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Published December 28th 2014
Experience the highlights of this Valley
In years gone by, rail travel was one of the main modes of transport for freight and people. However the opening of an car industry in Australia saw an affordable and more flexible alternative to rail travel introduced. In time it also saw the closure of numerous rail lines due to poor economics. But what do you do with an old rail corridor once you have disposed of the sleepers and the rail ?
Answer : make the corridor in to a multi-use trail for walkers, runners, cyclists and horse riders. And this is exactly what the Adelaide Hills Council and the South Australian Government have done for 17km of the former rail corridor from Balhannah to Mt Torrens, with the last 7km of the trail to Mt Torrens completed earlier in 2014. Last weekend, I packed the bike on the car, and decided to ride the trail and tour the Onkaparinga Valley.
The trail starts (or finishes) at the former Mt Torrens Railway Station in Mt Torrens, although there are numerous parking spots along the trail, so you can start and finish wherever you may like dependent upon your ability and the number of kids etc. Known as the Amy Gillett Bikeway in honor of the great South Australian cyclist who was tragically killed during a training camp, the Bikeway is constructed of well laid bitumen and has bridges over culverts and creek crossings and some excellent signage to ensure that cars don't mix with anyone on the Bikeway.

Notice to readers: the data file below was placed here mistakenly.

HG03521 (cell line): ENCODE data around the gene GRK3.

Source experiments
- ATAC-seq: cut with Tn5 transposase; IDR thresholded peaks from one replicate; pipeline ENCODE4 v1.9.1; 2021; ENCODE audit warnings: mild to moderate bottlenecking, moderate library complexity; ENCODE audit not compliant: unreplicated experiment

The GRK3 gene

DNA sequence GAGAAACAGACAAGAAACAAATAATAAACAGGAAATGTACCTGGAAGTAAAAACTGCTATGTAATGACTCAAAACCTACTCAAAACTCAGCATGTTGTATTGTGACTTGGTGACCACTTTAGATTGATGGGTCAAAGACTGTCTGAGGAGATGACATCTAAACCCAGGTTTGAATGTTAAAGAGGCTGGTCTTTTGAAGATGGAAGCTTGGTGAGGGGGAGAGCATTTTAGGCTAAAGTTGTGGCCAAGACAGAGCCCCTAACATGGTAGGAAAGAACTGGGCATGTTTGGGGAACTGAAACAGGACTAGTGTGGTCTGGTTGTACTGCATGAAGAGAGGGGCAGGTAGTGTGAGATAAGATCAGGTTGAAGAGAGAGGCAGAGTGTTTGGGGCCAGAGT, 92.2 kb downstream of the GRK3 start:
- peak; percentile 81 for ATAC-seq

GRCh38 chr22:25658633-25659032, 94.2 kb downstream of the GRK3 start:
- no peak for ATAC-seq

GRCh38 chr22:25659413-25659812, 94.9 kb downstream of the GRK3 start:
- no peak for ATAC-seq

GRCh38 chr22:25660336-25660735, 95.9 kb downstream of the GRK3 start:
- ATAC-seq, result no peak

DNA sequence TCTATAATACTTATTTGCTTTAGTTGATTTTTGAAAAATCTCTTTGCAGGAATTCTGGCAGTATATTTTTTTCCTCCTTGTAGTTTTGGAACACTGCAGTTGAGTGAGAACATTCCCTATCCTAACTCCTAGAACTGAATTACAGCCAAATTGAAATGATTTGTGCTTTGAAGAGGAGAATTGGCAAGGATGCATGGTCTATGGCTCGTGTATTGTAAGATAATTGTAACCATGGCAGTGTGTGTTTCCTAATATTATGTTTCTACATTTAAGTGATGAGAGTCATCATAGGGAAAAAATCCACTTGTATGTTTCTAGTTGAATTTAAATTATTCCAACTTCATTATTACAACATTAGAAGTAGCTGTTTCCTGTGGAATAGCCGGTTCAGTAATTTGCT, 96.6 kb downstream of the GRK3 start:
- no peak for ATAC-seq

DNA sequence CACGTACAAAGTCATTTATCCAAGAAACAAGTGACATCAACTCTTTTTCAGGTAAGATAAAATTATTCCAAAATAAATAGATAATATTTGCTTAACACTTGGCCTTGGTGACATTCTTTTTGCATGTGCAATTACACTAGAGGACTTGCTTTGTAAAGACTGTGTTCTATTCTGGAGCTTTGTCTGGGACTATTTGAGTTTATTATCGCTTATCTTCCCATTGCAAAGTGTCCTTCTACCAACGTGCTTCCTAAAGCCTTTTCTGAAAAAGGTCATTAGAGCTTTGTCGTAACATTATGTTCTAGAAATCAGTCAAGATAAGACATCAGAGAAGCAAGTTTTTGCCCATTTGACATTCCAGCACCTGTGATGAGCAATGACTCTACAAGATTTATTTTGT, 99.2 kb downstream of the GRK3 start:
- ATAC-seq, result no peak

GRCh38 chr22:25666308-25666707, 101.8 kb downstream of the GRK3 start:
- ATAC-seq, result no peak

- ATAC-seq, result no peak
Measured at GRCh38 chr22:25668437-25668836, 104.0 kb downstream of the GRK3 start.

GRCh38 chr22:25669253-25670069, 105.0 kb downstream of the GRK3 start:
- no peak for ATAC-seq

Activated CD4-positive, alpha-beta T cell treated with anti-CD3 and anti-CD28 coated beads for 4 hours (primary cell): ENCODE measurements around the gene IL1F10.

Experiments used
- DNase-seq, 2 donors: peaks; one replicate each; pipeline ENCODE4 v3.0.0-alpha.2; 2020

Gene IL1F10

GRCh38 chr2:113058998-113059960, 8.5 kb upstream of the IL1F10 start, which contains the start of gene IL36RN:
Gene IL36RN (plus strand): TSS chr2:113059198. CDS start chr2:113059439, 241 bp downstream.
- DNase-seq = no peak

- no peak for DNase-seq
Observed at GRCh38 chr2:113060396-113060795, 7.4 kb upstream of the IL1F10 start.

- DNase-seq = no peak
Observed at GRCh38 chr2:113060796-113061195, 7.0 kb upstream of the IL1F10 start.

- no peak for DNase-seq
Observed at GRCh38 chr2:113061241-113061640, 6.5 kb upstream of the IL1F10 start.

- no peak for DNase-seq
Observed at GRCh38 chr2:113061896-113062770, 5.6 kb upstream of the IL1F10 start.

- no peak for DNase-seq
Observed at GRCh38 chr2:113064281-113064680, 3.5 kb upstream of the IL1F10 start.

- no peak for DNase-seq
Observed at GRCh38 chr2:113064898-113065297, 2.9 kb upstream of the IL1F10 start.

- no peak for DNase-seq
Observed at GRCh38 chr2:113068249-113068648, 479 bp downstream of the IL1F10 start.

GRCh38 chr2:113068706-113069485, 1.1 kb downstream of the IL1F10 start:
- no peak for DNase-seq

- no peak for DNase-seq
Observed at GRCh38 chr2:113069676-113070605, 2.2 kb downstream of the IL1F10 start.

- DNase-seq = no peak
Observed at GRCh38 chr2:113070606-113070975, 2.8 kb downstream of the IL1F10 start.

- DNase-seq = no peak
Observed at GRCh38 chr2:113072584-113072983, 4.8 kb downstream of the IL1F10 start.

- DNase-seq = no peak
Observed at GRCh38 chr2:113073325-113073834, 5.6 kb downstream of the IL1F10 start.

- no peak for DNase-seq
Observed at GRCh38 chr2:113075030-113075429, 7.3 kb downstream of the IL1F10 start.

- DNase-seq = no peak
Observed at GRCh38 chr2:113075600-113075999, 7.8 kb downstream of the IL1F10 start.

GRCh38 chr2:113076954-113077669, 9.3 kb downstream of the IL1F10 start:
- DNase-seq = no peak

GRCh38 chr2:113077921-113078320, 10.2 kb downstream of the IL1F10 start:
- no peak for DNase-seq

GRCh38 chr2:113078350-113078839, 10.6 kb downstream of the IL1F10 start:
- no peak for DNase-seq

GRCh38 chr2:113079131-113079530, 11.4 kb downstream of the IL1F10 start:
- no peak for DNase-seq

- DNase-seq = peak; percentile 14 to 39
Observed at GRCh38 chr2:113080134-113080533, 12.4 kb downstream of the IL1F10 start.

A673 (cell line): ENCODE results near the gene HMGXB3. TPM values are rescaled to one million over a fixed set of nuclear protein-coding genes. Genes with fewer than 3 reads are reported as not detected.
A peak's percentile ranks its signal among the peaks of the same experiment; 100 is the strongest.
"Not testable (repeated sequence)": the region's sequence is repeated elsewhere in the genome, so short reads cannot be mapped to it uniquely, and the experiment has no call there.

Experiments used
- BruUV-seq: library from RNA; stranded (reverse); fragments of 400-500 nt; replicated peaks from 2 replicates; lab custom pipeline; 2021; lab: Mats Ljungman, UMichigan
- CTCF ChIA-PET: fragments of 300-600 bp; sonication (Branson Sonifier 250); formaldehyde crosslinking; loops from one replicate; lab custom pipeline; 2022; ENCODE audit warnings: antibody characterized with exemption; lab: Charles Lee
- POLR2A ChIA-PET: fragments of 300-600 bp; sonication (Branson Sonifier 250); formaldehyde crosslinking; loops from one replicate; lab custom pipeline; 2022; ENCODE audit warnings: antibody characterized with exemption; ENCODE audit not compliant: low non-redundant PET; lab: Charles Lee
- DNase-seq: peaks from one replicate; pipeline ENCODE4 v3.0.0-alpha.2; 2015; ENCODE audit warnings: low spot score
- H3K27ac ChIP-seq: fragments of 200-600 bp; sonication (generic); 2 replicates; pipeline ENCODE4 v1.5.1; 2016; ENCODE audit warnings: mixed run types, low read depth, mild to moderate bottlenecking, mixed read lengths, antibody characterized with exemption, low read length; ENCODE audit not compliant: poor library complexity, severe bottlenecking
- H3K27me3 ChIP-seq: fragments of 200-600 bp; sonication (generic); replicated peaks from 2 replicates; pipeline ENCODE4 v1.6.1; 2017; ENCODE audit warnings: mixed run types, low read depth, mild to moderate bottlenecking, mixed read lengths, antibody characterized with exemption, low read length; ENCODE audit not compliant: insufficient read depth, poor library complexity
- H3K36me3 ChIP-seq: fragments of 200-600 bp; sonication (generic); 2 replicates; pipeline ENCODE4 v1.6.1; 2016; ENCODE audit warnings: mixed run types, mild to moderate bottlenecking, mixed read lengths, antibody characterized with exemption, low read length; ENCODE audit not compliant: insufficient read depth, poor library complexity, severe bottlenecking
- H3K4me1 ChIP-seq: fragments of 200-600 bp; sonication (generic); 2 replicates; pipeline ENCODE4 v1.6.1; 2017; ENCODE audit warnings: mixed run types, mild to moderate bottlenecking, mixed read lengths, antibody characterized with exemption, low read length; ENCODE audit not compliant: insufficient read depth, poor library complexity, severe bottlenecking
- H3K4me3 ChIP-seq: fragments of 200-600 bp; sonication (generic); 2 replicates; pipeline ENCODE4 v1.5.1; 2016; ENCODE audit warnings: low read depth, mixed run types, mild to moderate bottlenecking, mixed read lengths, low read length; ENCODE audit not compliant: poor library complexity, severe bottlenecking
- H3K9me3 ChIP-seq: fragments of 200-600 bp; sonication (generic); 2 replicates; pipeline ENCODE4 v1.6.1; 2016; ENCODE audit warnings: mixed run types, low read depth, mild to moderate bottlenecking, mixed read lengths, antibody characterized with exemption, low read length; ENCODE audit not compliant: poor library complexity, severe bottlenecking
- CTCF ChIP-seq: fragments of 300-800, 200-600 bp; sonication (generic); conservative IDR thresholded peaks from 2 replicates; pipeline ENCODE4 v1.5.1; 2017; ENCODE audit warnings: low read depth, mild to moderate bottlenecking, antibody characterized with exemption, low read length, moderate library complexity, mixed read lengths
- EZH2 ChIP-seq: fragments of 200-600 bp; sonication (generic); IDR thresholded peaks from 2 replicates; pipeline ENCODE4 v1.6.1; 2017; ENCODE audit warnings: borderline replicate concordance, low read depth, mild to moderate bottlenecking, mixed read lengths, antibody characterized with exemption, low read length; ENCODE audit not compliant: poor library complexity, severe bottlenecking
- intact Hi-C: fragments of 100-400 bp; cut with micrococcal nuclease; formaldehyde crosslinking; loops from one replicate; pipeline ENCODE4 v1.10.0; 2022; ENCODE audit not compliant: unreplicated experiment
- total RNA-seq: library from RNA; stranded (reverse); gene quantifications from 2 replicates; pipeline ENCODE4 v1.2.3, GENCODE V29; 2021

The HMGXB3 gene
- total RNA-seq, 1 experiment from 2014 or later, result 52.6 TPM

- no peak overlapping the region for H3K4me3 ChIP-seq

Starting at Mt Torrens, there is a gradual climb for around 2km to the intersection with the main Mt Torrens-Lobethal Road before we come across some excellent signage on the road and the Bikeway that advises of the intersection.
Once across the intersection, it is all downhill on a steady slope as the Bikeway follows the former rail corridor through the significant rail cut-outs (trains don't go up and down very easily, so the land was cutout and levelled in order to ensure a small but gradual gradient). After another 5km of steady cruising, the Bikeway passes through the small rural township of Charleston.
Once past Charleston the Bikeway parallels the main Onkaparinga Valley Road through Woodside and to the end near Oakbank. This end is approximately 2km short of where the real rail line ended at the Balhannah Junction, but is necessary as the former rail land has been sold to local residents, some whom have built houses on this land.
Ultimately it is intended that the Bikeway would be extended another 15km to Mt Pleasant (subject to usage and cost), and potentially to complete a large loop by joining with the Jack Bobridge Track in the Barossa Valley at Angaston. However, as it is, the 17km provides a pleasant path for walkers and runners, and a smooth path for cyclists to take them off the main Onkaparinga Valley Road.
I hope they do keep the natural features when they extend it to Birdwood. The old rail bridge over Burford Hill Road will be great to ride over, and riding past the old platforms in Birdwood will make it a real tourist trail.